Film

Digging your own grave

film-down-by-law

The opening tracking shot begins with a hearse parked outside a cemetery—”You’re digging your own grave,” one character will soon warn another—before rolling past dilapidated clapboard houses and subtropical colonial semi-ruins out front of which men get frisked by the fuzz. Later, another such tracking shot slides through a prison corridor, past crowded cells, exhausted bodies draped over the bars, walls strewn with stray thoughts and rows of lines counting off the days. Later still this lateral view-on-the-move is applied to the bayou, monstrous trees looming over swampy shores. A downbeat noir street survey-prison break-lost in the wilderness fantasia, Down By Law (1986), like a number of Jim Jarmusch films, loves the number three: three parts, three general locations, three characters: Jack the pimp (John Lurie), Zack the deejay (Tom Waits) and Roberto the wanderer (Roberto Benigni). Down By Law also loves juxtapositions, between hipster reticence and cheerful immigrant babble, between the embracing of genre tropes and genre subversion, between playing cool and urgency—’Jockey Full of Bourbon,’ the whip-smart Waits mambo that suffuses the film, urges its addressee to “Fly away home/ your house is one fire/ your children all alone.” But is anybody listening?

Down By Law exudes love for many things and I’ve loved it back in return since my first time. Metro Cinema is screening the film as part of what I hope is an on-going Jarmusch retrospective, prompted by the release of Jarmusch’s latest, the vampire-domestic comedy-long-term love story Only Lovers Left Alive. Down By Law was Jarmusch’s third feature, but it already displayed several patterns that would define much of the writer-director’s work: variations on themes, the employment of actors who aren’t normally actors but have cultivated a persona in another field (both Lurie and Waits were established in music long before this), playing to strengths while throwing yourself a curveball. Jarmusch had never been to New Orleans or anywhere in Louisiana when he set out to write Down By Law—but he knew the movie version. And he went down there with Dutch cinematographer Robby Müller, one of the greats, who shot a gorgeous, lustrous black and white that simultaneously rendered the landscape more abstract and emphasized its starkest details, creating a phantasmagorical travelogue that converses fluently with Lurie’s fragmented jazz score, which often sounds like insects and drunken birds emitting protracted drone-songs in call and response.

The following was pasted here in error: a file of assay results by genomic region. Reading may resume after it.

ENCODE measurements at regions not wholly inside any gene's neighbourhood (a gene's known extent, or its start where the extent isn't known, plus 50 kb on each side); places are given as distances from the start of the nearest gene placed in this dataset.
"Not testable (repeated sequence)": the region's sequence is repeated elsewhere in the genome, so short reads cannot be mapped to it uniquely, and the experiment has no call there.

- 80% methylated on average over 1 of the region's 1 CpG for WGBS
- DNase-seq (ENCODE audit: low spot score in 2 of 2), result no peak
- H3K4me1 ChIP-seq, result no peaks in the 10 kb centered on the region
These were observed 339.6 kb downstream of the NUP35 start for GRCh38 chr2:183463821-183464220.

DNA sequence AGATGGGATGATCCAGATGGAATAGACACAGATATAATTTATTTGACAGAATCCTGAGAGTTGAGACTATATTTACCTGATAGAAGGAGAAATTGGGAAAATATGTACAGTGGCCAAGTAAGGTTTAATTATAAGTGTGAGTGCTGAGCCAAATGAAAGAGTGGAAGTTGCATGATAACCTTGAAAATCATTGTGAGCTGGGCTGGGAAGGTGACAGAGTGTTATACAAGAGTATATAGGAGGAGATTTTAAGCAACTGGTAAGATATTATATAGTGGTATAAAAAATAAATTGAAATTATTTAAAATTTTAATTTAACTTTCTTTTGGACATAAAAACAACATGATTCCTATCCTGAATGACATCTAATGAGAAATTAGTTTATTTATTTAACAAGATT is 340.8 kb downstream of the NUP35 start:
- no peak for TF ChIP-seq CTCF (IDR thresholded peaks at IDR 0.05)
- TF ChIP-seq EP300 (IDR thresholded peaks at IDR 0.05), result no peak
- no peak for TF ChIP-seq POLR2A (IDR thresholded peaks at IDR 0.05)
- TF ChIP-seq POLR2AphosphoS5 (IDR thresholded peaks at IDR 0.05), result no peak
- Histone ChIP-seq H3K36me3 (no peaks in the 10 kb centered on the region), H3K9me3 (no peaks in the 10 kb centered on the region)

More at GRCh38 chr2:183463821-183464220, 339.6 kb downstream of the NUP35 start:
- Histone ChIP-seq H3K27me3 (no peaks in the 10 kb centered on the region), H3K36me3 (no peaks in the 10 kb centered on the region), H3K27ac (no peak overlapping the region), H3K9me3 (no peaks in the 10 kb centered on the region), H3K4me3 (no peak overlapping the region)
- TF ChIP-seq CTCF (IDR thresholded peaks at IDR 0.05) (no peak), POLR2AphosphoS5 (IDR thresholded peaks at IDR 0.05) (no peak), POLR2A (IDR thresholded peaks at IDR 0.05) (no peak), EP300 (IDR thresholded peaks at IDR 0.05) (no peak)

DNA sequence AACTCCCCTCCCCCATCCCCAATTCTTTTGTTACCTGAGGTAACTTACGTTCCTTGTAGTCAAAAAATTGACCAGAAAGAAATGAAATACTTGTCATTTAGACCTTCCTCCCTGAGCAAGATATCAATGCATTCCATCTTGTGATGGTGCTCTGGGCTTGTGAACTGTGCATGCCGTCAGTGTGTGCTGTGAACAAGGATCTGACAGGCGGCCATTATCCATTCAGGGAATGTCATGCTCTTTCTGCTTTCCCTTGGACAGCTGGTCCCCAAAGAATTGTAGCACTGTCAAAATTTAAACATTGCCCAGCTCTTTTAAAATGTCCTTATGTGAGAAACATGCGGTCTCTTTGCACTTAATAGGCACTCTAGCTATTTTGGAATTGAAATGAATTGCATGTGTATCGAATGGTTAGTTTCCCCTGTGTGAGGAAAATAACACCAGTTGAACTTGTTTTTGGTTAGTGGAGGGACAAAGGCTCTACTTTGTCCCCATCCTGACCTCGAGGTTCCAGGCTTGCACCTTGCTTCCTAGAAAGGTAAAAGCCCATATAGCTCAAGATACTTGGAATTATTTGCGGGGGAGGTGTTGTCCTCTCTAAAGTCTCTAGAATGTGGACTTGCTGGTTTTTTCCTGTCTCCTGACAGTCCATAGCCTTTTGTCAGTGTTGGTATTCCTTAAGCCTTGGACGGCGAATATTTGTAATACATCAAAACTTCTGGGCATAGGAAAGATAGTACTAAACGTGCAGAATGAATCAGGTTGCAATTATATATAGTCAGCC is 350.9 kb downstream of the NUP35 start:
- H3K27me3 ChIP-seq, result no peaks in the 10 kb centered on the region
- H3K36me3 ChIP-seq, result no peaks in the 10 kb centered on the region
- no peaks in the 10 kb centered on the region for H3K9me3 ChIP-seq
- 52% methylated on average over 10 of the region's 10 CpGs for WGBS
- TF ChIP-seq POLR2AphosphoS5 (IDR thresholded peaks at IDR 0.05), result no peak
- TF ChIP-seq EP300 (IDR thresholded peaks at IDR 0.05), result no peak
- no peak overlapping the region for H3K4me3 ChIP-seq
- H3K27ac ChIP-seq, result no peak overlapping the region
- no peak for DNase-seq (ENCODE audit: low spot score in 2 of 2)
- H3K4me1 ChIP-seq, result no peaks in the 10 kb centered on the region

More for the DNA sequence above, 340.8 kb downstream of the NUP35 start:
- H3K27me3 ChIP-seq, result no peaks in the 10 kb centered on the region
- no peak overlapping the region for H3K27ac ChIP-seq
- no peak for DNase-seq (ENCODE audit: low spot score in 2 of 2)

The inspired convergence of characters that makes Down By Law a feature experience rather than a collection of vignettes occurs in the second third, in the dank cell shared by Jack, Zack and Roberto, scrapping, scheming, screaming for ice cream. All of them wound up inside by some mixture of bad luck and bad behaviour. Take any two of these guys and animosity would overrule every attempt at anything requiring cooperation, but as a trio they function—at least until one of them meets the woman of his dreams in the middle of the swamp and the remaining two must part ways, rambling down arbitrarily chosen paths to who knows where. I would love to see these characters turn up somewhere else, in some other Jarmusch film. Perhaps if we keep watching they’ll turn up on some trash-covered corner somewhere, trying to figure out what screwy kind of movie they’re in this time. For now, just enjoy this one. Next week you’ll see some new faces inhabit Jarmusch’s hallucinogenic western told form the perspective of an accountant and an Indian.

Thu, Jul 17 – Wed, Jul 23
Directed by Jim Jarmusch
Metro Cinema at the Garneau
Originally released: 1986

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